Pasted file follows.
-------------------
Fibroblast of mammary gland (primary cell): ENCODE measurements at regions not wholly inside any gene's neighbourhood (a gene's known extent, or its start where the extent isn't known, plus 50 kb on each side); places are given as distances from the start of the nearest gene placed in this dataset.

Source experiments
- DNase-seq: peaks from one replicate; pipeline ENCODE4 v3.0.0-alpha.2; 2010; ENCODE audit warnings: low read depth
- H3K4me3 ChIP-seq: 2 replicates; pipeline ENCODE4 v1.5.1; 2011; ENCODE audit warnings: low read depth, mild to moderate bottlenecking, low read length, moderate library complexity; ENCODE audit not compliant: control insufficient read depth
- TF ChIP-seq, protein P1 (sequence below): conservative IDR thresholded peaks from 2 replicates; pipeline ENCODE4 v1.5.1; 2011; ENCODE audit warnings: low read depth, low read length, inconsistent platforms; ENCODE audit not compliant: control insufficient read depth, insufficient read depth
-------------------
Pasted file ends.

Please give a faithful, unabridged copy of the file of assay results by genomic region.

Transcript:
Fibroblast of mammary gland (primary cell): ENCODE measurements at regions not wholly inside any gene's neighbourhood (a gene's known extent, or its start where the extent isn't known, plus 50 kb on each side); places are given as distances from the start of the nearest gene placed in this dataset.

Source experiments
- DNase-seq: peaks from one replicate; pipeline ENCODE4 v3.0.0-alpha.2; 2010; ENCODE audit warnings: low read depth
- H3K4me3 ChIP-seq: 2 replicates; pipeline ENCODE4 v1.5.1; 2011; ENCODE audit warnings: low read depth, mild to moderate bottlenecking, low read length, moderate library complexity; ENCODE audit not compliant: control insufficient read depth
- TF ChIP-seq, protein P1 (sequence below): conservative IDR thresholded peaks from 2 replicates; pipeline ENCODE4 v1.5.1; 2011; ENCODE audit warnings: low read depth, low read length, inconsistent platforms; ENCODE audit not compliant: control insufficient read depth, insufficient read depth